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Responding to COVID-19

In March 2020 we made the difficult decision to pause our direct delivery in rural communities to reduce the risk of spreading of COVID-19 as we move between urban and rural areas, and the gather large groups in rural communities. We had hoped to re-commence our programmes this month, however, the presence of SARS-COV-2 in Zambia has led to a rapid rise in cases in the last few months, resulting in us adapting our programmes once again, to ensure that our work meets the most pressing needs of the health system. Our team have worked tirelessly to adapt our programme and we are delighted that our team of nine volunteer doctors have begun delivering our adapted programme today.

Project outline 2021

Over the next 12 months we will support the immediate needs of the health system in Southern Province, while supporting long term health system strengthening, and improved health outcomes through strategic planning and quality improvement projects at different levels of the health system. We will do this through the following activities:

· Deliver direct consultations, advice and treatment within Livingstone, Kazungula and Zimba district hospitals, where they are currently overwhelmed due to an increasing number of Covid-19 cases in the region. Doctors will be placed based on their specialism, to match the needs of these hospitals. The volunteer doctors will also form part of their respective District Incident Management teams for Covid-19, to support strategic planning to improve the response

· Support the Community Health Unit at the Ministry of Health to develop minimum standards for Rural Health Centres and health posts, and support them to pilot these in the communities that we work. We will also support the unit to develop a standardised Community Health Worker programme to improve the quality of care in remote communities, and begin roll out of the programme.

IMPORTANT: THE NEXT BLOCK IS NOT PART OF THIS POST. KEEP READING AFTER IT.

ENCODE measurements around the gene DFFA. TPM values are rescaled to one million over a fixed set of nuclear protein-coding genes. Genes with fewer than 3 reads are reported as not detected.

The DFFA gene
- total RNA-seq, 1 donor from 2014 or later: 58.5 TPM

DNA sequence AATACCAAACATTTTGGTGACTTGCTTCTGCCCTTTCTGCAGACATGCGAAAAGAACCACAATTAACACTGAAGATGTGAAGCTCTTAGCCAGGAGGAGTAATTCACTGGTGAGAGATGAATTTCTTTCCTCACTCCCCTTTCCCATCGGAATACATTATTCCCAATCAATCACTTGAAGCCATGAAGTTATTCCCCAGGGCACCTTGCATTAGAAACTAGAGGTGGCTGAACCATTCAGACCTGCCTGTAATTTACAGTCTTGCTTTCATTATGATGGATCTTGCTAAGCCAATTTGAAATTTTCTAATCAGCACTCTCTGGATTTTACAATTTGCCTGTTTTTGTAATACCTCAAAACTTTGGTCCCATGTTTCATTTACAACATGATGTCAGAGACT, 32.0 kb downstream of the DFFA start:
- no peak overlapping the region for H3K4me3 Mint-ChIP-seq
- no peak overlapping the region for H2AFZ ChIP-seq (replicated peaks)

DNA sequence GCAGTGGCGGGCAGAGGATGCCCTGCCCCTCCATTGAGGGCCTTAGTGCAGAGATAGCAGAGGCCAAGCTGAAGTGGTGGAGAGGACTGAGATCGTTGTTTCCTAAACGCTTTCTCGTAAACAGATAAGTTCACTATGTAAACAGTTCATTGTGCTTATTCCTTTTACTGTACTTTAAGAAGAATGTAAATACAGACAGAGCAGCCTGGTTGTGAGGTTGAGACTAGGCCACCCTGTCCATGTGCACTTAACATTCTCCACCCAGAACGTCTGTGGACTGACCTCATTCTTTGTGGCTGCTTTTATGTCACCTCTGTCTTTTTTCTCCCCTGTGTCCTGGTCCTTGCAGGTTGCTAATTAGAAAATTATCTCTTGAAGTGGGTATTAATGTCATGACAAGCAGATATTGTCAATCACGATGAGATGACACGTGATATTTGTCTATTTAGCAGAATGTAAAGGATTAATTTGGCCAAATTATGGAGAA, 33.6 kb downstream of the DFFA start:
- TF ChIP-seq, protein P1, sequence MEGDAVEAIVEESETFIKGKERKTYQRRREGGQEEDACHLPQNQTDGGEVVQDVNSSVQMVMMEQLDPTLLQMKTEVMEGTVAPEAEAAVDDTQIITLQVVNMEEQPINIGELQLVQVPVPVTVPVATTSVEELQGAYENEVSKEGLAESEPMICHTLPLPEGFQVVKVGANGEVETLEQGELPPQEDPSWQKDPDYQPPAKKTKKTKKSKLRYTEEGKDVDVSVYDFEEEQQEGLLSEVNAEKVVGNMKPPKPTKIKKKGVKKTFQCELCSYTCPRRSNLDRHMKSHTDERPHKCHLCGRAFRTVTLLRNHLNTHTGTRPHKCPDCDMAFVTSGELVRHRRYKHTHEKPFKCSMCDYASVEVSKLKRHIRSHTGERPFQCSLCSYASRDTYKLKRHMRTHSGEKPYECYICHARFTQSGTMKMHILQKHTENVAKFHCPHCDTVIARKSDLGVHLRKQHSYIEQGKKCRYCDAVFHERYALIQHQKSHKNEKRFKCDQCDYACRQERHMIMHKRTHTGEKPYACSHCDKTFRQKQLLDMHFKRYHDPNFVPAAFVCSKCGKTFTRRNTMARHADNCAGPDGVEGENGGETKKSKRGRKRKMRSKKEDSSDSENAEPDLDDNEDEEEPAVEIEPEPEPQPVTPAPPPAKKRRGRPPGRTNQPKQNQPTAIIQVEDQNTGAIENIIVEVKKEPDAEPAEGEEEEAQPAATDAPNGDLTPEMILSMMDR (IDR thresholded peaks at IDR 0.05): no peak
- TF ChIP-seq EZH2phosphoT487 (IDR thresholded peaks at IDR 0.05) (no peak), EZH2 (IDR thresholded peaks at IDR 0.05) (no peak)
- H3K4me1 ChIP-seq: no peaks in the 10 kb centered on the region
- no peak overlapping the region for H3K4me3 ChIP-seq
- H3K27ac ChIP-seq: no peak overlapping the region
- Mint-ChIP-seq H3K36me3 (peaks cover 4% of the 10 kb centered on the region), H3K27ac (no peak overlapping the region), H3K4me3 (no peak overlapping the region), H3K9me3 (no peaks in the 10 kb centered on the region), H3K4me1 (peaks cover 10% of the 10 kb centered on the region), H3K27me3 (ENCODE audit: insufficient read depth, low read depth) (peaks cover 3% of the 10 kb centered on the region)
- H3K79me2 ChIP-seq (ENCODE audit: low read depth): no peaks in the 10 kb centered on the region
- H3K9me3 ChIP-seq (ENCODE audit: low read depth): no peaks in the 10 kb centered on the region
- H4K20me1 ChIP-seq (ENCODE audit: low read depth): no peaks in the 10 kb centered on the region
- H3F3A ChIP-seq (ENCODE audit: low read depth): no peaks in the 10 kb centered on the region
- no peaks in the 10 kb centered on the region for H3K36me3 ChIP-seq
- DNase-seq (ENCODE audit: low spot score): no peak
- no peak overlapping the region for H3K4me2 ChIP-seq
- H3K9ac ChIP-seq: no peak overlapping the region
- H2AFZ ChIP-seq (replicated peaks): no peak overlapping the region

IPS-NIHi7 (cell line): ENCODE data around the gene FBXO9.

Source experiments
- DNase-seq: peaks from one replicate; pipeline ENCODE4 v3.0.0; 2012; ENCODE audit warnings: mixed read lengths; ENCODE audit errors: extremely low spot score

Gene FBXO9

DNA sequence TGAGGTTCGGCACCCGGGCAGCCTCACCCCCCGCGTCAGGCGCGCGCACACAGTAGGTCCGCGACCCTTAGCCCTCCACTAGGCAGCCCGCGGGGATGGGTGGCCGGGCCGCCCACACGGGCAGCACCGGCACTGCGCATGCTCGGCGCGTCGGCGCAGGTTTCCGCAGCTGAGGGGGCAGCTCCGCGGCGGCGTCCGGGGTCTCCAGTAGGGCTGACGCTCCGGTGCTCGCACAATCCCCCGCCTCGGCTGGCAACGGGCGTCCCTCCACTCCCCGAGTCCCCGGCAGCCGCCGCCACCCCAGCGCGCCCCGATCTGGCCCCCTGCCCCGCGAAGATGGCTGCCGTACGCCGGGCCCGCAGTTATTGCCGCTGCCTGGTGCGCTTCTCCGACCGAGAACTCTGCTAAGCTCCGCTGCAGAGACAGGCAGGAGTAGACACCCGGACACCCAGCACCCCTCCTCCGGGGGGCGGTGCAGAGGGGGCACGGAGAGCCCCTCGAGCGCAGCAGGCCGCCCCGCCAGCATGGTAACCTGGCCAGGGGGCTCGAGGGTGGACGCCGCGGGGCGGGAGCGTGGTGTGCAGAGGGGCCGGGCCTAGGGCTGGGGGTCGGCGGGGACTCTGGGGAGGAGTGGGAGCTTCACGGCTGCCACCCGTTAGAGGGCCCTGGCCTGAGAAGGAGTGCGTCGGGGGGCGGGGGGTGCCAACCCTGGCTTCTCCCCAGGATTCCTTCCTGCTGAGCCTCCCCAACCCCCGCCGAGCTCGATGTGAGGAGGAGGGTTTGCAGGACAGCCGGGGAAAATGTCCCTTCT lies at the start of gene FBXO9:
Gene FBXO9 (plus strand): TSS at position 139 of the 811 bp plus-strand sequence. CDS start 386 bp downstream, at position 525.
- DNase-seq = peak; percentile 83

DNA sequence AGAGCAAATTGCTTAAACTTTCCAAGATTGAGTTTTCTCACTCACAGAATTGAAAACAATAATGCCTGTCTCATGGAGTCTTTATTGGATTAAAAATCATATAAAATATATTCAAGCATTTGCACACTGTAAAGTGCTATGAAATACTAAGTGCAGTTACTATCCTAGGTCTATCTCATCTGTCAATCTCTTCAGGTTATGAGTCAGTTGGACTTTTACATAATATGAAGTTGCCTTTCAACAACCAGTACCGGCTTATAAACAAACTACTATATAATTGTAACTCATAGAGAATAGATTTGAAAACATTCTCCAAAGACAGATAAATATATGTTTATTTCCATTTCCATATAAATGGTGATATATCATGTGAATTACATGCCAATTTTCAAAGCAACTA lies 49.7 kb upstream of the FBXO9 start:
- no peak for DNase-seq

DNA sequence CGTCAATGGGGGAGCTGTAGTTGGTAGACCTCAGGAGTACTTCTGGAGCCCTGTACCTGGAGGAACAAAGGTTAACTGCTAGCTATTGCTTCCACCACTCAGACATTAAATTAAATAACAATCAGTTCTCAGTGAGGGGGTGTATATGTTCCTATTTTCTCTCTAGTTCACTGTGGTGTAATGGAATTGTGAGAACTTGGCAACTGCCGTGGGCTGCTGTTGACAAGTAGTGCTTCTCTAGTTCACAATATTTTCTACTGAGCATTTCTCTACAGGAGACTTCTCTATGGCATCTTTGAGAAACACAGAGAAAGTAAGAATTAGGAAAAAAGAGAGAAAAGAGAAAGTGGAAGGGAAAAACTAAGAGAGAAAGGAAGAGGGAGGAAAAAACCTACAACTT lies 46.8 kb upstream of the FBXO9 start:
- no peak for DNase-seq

· Run strategic planning sessions with Livingstone, Zimba and Kazungula District Health Offices to identify the biggest health concerns in their districts and support the development of public health intervention plans to address these. We will then support the district health offices to implement and test their plans.

· Medical students will be placed on the wards as our volunteers, where they will have the opportunity to work with and learn from specialists that they would otherwise not been exposed to. Students will also participate in our strategic planning sessions with district health offices and the community health unit, as part of the public health aspect of their courses.

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Chalimongela RHC  to benefit from solar power
Chalimongela RHC to benefit from solar power

2020 has been a challenging year for many small charities, and On Call Africa is no exception, but we are proud of how we have responded, with the help of our staff, trustees and volunteers, to support the Zambian health system. Over the last 6 months we have worked with the Ministry of Health to develop the national guidelines for Community Health Workers and safety officers in response to COVID19. At a regional level we have provided PPE, handwashing facilities, medicines, hand sanitiser and oxygen concentrators to the health centres and hospitals that needed it most. We have also provided training to partner organisations and worked with partners and district health offices to carry out community sensitisation in high risk areas.